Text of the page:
Meanwhile, NATO is sending troops to Eastern Europe to reassure allies and deter Russia, but said it will not send troops to Ukraine.
In this context, throughout Friday there was talk of a possible dialogue between Putin and Zelensky to find a solution to the conflict.
A Kremlin spokesman said Russia is ready to talk to the Ukrainian government in Minsk, the capital of Belarus, although he said that, in order to sit down, Ukraine would have to declare a “neutral state,” which would include its resignation from NATO.
A spokesman for the Ukrainian president said Zelensky was prepared to negotiate a ceasefire and start peace talks, but said the meeting should be held in Poland rather than Belarus, a Putin ally.
Ukraine puts at least 198 Ukrainian deaths from Russian war
Ukraine today put the number of Ukrainian deaths in russia’s war against the country at least 198, according to Ukraine’s Health Minister Viktor Liashko.
“Unfortunately, according to operational data, we have 198 dead, including 3 children, and 1,115 injured, 33 of whom are minors,” Ukrainian Health Minister Viktor Liashko said on his Facebook account.
This is the second report of deaths published by the Ukrainian government after the one announced on Thursday night by President Volodymyr Zelensky, when he said that there were 137 dead after the first day of the Russian military offensive.
The health minister denounced that Russian troops, whom he described as terrorists, have “deliberately fired on ambulances,” and suggested the delivery of bulletproof vests to medical personnel.
Liashko said that “the medical system continues to work, the ministry for its part does everything possible and impossible to get everything necessary for hospitals.”
He recalled that, despite the war, the coronavirus “has not gone anywhere,” so patients admitted to intensive care units “still need oxygen.”
“And no matter that the occupants interfere with these efforts, we try to quickly bring oxygen to hospitals, organize the logistics so that each patient receives help,” he added.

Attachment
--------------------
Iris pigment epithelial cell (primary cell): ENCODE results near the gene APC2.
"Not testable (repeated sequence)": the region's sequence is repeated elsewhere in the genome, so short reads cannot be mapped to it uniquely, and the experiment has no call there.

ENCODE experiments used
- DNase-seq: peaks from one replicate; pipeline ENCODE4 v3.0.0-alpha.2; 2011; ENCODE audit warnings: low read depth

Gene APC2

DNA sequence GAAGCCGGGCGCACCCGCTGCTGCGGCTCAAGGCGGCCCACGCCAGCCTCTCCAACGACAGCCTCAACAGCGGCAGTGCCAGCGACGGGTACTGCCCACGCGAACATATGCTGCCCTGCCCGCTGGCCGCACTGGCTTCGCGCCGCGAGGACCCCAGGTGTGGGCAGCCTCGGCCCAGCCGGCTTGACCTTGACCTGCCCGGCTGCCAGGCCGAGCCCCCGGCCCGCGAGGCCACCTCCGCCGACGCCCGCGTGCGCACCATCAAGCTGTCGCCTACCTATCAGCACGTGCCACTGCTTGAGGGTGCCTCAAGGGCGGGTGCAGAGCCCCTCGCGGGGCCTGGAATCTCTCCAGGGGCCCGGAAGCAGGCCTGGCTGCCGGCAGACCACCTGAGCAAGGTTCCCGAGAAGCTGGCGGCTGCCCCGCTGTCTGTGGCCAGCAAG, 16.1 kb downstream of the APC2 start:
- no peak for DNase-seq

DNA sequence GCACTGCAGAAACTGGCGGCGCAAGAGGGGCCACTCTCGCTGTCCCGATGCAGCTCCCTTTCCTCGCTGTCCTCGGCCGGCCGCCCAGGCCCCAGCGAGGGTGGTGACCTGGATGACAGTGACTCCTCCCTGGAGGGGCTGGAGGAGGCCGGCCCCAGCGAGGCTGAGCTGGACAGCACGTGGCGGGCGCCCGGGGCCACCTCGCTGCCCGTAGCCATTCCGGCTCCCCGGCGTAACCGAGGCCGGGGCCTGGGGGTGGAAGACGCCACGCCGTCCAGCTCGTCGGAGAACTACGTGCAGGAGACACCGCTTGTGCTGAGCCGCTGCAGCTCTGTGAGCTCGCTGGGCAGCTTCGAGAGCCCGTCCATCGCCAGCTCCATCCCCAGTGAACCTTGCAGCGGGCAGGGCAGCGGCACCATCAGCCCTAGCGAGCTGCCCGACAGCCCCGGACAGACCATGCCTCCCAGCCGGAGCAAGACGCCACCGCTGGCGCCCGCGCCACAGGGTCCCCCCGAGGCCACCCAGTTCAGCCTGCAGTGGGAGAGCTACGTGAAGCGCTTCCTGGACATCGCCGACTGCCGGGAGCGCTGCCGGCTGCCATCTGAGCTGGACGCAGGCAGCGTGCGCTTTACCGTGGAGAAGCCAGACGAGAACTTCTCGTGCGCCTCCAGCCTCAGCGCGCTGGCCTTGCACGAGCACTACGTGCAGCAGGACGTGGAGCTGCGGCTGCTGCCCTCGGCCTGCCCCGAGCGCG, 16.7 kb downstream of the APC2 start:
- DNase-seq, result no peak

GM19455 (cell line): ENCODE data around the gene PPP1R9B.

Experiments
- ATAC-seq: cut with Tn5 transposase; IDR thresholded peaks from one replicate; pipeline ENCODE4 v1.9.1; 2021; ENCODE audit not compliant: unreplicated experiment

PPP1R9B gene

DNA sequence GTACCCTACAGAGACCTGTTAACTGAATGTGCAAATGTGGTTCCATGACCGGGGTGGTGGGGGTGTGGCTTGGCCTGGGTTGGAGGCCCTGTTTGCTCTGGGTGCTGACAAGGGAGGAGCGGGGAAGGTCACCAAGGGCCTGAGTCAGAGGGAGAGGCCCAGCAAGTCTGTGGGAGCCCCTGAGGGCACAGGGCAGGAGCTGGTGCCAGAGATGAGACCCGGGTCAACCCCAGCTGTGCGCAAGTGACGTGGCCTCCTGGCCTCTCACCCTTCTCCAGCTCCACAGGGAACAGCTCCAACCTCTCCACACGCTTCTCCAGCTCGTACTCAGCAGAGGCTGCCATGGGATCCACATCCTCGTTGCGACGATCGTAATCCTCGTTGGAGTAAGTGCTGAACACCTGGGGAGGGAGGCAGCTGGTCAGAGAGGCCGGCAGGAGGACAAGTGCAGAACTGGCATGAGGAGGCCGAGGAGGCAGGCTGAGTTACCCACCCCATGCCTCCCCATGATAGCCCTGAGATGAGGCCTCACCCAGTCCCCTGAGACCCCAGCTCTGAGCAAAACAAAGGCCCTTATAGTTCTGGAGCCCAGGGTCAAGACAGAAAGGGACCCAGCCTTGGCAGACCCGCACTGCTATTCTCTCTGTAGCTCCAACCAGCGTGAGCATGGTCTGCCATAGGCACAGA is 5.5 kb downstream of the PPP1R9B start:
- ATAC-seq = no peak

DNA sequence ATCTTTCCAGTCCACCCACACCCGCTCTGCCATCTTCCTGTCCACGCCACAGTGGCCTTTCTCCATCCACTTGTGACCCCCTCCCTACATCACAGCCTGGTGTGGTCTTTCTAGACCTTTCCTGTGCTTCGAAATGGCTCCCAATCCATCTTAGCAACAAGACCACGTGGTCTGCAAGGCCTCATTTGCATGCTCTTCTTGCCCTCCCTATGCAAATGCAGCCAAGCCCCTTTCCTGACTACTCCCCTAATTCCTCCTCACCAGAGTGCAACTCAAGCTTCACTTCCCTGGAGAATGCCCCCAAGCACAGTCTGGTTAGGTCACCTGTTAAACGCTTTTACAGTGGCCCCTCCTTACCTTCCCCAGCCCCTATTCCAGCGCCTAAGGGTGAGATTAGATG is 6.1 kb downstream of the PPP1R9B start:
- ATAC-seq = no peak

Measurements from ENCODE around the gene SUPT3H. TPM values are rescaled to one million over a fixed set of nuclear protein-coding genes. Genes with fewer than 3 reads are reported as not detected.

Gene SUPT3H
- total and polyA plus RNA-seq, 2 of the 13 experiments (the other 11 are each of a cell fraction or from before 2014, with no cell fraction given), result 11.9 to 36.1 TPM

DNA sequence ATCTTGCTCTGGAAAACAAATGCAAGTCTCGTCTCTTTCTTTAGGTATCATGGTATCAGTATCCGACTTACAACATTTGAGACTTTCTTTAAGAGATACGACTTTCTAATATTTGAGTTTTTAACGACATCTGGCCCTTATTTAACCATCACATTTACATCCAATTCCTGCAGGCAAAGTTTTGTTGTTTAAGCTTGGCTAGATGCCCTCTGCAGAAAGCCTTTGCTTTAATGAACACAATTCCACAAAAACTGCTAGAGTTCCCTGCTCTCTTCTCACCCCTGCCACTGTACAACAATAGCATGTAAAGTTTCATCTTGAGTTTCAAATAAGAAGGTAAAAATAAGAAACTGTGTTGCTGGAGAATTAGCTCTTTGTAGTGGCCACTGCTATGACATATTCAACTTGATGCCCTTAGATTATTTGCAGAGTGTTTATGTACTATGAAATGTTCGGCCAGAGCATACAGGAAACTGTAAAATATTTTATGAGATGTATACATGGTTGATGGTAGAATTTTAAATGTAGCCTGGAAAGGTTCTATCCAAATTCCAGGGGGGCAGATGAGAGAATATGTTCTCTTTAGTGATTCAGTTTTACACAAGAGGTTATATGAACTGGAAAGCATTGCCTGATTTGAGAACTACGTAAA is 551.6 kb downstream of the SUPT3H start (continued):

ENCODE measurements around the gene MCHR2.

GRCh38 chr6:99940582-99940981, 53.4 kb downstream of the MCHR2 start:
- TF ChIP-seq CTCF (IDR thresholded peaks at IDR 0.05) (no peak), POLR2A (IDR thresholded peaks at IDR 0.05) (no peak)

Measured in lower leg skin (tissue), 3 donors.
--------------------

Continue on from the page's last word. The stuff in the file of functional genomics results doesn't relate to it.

For his part, the adviser to the Ukrainian president, Mykhailo Podoliak, reported today in the first military part of the day that Russian casualties amount to 3,500, while 200 troops were captured.
“If we show these people who came to Ukraine to kill, Russia will understand what it is doing in Ukraine,” he said.
Zelensky calls on the EU to decide now on Ukraine’s accession
“It is a time to close the long discussion once and for all and decide on Ukraine’s membership of the EU,” Zelensky wrote in a tweet after speaking by phone Saturday with European Council President Charles Michel on what he described as “a new day on the diplomatic front.”
Zelensky discussed with the Belgian politician the “effective assistance and heroic struggle of Ukrainians for their free future.”
In addition, the Ukrainian president spoke with French President Emmanuel Macron and said in another tweet about the phone call “that the weapons and equipment of our partners are on their way to Ukraine.”
“The coalition against the war is working!” he said, after the army resisted a hard night on all fronts after the war that Russia launched on Thursday against Ukraine.
Minutes later, the president of the European Council responded to this message to the Ukrainian president by assuring that “Ukraine and its people are family”, as well as that “more concrete support is on the way” from the EU.
Also speaking about the conflict in the networks was the president of the European Parliament, Roberta Metsola, who warned that the war “is also being fought” on the front of disinformation, instability and fear through the internet.
“A coordinated and supportive disinformation campaign for Putin is spreading. We must unite to combat the toxic rewriting of Kremlin history and propaganda,” the Maltese wrote.
In a second tweet, Metsola stressed that “the war initiated by the Kremlin has serious consequences not only in Ukraine” and reiterated the support of the European Parliament to the people of Belarus, after holding a telephone conversation today with the leader of the opposition in exile of that country, Sviatlana Tsikhanouskaya.
Belarusians “are also victims of the actions of autocrats (Russian Vladimir) Putin and (Belarusian Alexendr) Lukashenko,” Metsola said.